It’s impossible to please everyone all the time, but when you set goals, you can slowly and steadily work towards them. I have found great value in including family and friends in creating smaller but strong support systems that have given me much needed encouragement, motivation and assurance, to continue on my  own road map.
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What are some strategies you’ve learned that can help women achieve a more prominent role in their organizations?
Choose your battles – there are innumerable issues that we need to deal with as women even otherwise so it doesn’t help if you try and fight every battle you’re thrown into at work. Choose your battles wisely. Identify what is most important for you and what brings most value to your organisation. Work on those, leave the rest for someone else to worry about.

Be confident  – don’t be afraid to make decisions. Whether you’ve joined the workforce after a long hiatus or whether everyone else around you is half your age and twice as fast, don’t get intimidated. Use your strengths and your knowledge, work on your weaknesses, be confident of the value you bring to your team and your organisation.

Be comfortable – be comfortable with who you are. Don’t try to fit into a culture that doesn’t agree with you.  If you need to skip an office dinner because you’ve promised your kids a bedtime story, do it. Only when you’re comfortable with yourself, you can contribute sincerely to the work you’ve chosen to do.

Find a mentor – it always helps to find someone who inspires you, has extensive knowledge and expertise and is willing to guide you through difficult situations at work. That kind of objective and impartial support can really help in making important decisions. During my career, I have received sound advice and guidance from my mentors to help me make the tougher calls.

Ask for help – If you are stuck with something, don’t hesitate to ask for help. It’s not a sign of weakness. There is a lot of value in getting different perspectives on a problem and letting people know that you are also human – not a superwoman.

Find something that interests you – it’s easy to lose motivation and run out of steam especially when you are juggling a whole lot of things at the same time. Finding something that interests you will keep you motivated to keep going. Look for an organisation that is inclusive and resonates with your work ethos, and is supportive of your goals. After all, it’s also about working with the right kind of people!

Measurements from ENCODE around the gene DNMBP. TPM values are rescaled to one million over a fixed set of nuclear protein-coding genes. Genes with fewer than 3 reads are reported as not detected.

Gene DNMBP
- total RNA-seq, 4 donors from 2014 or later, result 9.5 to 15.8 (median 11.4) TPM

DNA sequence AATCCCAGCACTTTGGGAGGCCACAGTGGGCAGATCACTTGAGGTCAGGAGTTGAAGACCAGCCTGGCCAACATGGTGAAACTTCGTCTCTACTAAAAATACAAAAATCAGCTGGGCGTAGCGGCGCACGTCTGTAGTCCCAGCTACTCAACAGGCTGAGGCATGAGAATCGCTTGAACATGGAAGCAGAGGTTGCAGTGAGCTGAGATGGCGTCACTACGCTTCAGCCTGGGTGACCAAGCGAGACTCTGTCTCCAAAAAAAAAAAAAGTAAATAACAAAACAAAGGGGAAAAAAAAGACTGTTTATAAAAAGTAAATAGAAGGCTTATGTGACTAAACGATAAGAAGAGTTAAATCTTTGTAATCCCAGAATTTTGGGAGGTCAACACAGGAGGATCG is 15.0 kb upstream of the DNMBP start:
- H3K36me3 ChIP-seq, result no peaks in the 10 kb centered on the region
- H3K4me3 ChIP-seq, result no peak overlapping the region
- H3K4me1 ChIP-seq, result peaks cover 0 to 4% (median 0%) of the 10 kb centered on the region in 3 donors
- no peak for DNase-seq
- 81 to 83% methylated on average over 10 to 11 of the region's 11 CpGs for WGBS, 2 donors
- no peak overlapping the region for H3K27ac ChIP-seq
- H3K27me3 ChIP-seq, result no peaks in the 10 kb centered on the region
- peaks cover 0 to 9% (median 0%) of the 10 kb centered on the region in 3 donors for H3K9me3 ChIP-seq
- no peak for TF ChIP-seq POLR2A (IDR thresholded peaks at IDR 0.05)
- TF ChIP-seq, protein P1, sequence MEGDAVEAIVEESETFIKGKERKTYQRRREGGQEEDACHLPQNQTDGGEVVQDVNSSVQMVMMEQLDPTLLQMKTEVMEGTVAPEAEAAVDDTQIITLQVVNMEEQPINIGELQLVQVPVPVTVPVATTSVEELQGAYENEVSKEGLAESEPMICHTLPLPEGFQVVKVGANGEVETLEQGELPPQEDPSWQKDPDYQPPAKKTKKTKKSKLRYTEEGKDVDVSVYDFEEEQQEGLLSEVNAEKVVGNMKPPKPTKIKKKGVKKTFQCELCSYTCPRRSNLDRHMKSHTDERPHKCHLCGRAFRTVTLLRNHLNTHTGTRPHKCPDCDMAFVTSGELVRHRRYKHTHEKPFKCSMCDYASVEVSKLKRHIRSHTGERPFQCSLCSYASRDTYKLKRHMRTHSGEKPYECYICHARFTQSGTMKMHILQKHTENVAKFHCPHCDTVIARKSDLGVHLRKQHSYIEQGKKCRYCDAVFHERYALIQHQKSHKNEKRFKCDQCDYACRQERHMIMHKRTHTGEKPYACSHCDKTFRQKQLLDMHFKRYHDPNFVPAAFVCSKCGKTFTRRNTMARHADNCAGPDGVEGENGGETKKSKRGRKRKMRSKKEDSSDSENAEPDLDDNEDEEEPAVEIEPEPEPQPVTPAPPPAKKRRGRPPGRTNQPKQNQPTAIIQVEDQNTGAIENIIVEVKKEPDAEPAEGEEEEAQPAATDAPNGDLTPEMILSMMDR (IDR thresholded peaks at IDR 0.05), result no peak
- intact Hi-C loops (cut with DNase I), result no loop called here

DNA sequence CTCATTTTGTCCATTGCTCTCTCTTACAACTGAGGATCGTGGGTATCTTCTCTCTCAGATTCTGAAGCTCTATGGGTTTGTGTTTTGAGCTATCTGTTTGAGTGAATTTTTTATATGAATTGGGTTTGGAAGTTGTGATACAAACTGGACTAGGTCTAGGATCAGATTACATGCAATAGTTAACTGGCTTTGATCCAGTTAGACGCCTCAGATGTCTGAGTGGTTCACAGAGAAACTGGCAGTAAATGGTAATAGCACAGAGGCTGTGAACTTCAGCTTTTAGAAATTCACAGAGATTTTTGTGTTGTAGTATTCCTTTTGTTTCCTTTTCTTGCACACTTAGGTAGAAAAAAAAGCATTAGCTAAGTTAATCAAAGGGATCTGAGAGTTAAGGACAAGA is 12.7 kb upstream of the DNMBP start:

Looking out 3 to 5 years, beyond the obvious trends, what do you think will be the next big change in your industry?
Customisation - I believe that information overload will give way to people looking for more relevant and meaningful conversations with their products and services. The key will be to identify what matters most to them and use digitisation and technology to customise those experiences.
I remember when Facebook was new, anyone and everyone wanted to be on it,. Today I find more and more people getting off and creating smaller communities to have meaningful interactions with. This for me will be the most important social trend that will impact other areas of our fabric.
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If you had a list of ‘best-kept secrets’ [websites, books, coaches] you’d recommend, which would you include and why?
There aren’t any secrets really. I find inspiration in books, travel, my music and practically everything that I do. Like a whole lot of other women in the workforce who are doing magnificent work, there are two women in particular who inspire me the most - Indra Nooyi and her work as ex-CEO at PepsiCo. and Maaike Steinebach who is now GM at Visa Hong Kong. Closer to home, I am also inspired and fascinated on a daily basis by my team at why innovation! There’s a lot to learn from each one of them since they bring different skills and expertise to the table.
As for books, there isn’t the one I would swear by but I find myself reading anything and everything that interests me – history, design, branding, project management etc. There is a lot of online content related to my field that’s interesting to read as well. I also like attending events that are related to my area of expertise from time to time. 
How do you recharge or take a break from work?
I love the outdoors, so I go hiking whenever the weather permits. I enjoy cooking, trying out all kinds of recipes and inviting friends over to sample them.  

I play the drums and find it fascinating that even though each limb of your body performs independently on the drum kit, they all come together to create meaning for music. I find drumming therapeutic after a long day of work. 
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My kids love to get involved in everything I do, so we tend to do things as a family too. Spending quality time with them is my most favourite way to recharge.
List down 3 take-aways for your readers.
Have a goal –  have more than one if you need to, change them if down the line you realise that that’s’ not something you’d like to do.  

Prioritise – identify what’s most important for you. Priorities will keep changing at every stage in your life and that’s okay. The important thing is to set expectations right. 

Keep working at it – don’t give up. Find motivation in things to do, friends, family or whatever works for you to reach your goals.